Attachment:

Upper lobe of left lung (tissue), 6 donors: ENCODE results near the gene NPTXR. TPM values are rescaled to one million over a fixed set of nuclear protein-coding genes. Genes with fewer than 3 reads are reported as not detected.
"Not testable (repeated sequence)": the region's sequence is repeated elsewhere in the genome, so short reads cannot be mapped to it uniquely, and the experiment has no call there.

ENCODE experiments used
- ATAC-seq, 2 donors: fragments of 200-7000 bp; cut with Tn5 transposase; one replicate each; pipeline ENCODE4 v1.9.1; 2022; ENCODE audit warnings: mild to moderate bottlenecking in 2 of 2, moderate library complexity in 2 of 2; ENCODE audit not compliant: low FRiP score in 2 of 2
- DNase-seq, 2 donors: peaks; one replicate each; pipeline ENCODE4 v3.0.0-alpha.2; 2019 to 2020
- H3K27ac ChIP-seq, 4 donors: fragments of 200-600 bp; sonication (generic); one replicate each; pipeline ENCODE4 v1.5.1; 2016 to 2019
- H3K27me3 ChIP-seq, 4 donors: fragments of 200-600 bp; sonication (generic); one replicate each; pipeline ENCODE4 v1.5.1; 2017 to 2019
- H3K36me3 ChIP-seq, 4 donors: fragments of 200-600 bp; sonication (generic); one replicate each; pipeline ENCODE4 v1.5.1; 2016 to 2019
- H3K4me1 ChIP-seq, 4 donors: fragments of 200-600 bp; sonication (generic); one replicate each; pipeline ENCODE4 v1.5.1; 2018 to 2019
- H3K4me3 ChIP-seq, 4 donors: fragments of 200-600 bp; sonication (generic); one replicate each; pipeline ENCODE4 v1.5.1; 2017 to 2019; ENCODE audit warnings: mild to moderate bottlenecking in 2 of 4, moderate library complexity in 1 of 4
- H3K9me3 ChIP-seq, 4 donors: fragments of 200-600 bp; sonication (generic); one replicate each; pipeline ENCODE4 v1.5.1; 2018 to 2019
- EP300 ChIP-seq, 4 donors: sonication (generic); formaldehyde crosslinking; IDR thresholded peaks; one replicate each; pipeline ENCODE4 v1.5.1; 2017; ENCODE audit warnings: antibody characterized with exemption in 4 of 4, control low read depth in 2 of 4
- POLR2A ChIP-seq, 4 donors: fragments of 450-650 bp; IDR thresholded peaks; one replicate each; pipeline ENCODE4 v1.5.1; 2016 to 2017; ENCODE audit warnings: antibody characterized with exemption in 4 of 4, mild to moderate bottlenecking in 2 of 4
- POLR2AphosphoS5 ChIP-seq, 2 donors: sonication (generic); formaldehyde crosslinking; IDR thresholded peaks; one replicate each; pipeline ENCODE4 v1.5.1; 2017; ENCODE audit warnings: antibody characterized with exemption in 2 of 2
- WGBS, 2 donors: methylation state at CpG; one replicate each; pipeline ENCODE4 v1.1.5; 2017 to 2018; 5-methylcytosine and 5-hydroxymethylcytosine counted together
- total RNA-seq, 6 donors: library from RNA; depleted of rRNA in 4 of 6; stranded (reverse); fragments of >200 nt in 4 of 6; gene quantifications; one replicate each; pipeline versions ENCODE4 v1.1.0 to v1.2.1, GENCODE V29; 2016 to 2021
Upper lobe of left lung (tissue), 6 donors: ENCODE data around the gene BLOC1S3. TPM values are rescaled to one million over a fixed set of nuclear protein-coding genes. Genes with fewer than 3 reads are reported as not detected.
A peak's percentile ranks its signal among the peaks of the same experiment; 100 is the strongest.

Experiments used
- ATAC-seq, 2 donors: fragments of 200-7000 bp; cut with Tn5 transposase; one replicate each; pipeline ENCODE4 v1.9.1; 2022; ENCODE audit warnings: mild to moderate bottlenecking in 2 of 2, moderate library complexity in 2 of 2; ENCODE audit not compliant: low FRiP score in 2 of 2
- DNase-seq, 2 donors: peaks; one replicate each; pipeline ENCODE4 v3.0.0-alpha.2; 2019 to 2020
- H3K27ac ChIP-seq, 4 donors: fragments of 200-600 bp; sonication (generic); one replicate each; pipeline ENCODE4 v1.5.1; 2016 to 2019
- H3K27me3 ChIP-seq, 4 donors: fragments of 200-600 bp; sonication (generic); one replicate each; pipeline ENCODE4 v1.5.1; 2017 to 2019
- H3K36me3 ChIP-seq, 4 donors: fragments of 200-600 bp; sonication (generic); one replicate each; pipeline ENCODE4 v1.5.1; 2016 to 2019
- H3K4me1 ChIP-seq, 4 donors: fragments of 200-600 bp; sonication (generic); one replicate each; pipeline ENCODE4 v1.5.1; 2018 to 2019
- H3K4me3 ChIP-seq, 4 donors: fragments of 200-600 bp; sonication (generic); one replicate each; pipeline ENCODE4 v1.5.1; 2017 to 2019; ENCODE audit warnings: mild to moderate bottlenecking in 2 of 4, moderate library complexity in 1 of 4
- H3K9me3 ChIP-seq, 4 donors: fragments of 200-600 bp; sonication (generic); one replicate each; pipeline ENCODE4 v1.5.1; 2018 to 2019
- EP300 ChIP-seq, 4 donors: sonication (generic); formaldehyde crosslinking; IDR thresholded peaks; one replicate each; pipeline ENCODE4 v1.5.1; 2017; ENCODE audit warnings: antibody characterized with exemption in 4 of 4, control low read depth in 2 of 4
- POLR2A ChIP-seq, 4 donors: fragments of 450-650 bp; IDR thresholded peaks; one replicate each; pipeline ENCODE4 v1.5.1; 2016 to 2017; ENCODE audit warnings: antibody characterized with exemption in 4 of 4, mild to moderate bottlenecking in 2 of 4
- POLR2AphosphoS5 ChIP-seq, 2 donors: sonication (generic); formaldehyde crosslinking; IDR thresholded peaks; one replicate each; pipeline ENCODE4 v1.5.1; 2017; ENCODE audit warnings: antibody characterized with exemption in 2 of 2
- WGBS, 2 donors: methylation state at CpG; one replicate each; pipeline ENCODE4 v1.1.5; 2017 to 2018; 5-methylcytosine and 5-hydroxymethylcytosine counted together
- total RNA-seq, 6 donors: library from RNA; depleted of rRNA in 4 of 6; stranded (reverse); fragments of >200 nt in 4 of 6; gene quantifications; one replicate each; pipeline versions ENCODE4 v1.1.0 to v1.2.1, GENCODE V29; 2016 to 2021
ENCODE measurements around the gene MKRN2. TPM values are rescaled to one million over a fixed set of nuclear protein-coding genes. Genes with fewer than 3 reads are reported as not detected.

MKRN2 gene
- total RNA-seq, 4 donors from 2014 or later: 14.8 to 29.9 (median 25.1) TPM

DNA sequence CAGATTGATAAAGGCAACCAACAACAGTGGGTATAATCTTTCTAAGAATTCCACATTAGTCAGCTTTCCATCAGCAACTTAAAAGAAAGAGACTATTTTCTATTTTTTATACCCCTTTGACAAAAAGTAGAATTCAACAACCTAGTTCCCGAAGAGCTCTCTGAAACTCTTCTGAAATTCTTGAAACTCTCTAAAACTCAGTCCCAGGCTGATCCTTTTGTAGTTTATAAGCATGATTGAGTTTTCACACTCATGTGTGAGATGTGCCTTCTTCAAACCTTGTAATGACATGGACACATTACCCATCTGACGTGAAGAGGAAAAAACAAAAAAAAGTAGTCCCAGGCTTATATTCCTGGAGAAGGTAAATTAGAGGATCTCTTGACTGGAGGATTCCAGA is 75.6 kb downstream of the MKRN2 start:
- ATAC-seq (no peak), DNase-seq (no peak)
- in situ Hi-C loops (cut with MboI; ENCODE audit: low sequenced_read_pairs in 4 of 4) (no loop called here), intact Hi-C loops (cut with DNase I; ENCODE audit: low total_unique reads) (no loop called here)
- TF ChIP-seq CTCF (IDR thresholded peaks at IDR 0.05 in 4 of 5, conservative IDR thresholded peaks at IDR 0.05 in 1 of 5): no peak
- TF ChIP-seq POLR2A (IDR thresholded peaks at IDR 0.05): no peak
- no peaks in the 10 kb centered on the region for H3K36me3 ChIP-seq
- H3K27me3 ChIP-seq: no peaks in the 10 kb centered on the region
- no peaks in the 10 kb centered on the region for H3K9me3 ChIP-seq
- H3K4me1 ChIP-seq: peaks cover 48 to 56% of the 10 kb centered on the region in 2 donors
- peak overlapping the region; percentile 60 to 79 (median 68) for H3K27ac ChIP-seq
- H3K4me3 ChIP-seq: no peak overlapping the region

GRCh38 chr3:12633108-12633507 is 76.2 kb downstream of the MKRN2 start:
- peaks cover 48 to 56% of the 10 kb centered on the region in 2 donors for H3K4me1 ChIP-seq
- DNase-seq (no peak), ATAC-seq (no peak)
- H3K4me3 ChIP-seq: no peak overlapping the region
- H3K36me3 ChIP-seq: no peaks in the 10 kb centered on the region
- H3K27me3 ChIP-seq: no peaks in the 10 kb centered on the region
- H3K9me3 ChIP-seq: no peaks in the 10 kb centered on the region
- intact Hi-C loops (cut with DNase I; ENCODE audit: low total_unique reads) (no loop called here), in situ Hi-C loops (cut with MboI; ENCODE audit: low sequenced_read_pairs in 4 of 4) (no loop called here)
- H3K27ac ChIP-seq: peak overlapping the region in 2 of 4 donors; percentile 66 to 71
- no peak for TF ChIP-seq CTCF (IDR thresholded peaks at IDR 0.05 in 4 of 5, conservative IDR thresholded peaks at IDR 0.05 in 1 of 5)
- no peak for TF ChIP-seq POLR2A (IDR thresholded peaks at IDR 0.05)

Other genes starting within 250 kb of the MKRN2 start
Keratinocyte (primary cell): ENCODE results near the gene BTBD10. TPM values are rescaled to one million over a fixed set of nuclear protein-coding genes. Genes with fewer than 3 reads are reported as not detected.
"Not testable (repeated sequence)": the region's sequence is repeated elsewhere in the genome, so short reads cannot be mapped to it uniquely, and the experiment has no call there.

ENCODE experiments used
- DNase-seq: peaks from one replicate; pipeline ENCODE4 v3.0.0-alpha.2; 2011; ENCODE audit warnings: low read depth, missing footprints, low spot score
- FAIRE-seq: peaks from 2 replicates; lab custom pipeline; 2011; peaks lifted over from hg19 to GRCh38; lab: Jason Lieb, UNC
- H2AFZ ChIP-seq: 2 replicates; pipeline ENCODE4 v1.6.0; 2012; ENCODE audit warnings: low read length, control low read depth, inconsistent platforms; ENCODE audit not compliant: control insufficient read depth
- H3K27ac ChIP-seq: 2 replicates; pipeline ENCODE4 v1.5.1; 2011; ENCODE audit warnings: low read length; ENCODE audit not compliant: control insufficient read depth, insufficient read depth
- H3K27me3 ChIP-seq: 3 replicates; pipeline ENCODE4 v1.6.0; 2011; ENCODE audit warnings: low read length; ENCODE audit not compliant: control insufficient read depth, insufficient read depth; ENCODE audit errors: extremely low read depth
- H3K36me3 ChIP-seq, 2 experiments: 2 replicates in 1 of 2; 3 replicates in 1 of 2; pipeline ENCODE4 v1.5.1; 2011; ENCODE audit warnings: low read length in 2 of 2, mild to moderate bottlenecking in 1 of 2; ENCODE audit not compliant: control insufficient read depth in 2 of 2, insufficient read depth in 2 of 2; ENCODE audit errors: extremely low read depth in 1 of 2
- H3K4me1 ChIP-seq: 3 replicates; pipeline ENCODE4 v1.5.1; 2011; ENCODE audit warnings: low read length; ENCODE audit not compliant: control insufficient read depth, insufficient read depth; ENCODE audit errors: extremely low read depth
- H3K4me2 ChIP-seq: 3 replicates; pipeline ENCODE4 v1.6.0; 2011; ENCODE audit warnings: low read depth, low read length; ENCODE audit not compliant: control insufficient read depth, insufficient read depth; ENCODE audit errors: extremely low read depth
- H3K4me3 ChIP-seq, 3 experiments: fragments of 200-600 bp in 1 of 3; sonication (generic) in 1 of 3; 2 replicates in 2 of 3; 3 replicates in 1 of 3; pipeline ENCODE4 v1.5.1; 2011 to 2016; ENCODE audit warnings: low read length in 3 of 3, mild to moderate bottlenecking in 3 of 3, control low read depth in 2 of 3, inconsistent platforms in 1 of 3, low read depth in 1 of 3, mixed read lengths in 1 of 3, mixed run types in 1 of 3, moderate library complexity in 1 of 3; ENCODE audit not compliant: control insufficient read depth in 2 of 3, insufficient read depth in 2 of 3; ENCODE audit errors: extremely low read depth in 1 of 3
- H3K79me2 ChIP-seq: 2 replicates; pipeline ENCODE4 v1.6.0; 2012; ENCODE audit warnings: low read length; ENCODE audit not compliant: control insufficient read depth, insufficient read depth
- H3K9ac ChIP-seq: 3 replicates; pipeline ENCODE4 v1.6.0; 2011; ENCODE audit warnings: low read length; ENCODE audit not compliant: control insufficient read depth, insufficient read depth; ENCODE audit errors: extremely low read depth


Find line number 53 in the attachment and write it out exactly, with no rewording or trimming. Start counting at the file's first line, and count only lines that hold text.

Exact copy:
- H3K9me3 ChIP-seq: no peaks in the 10 kb centered on the region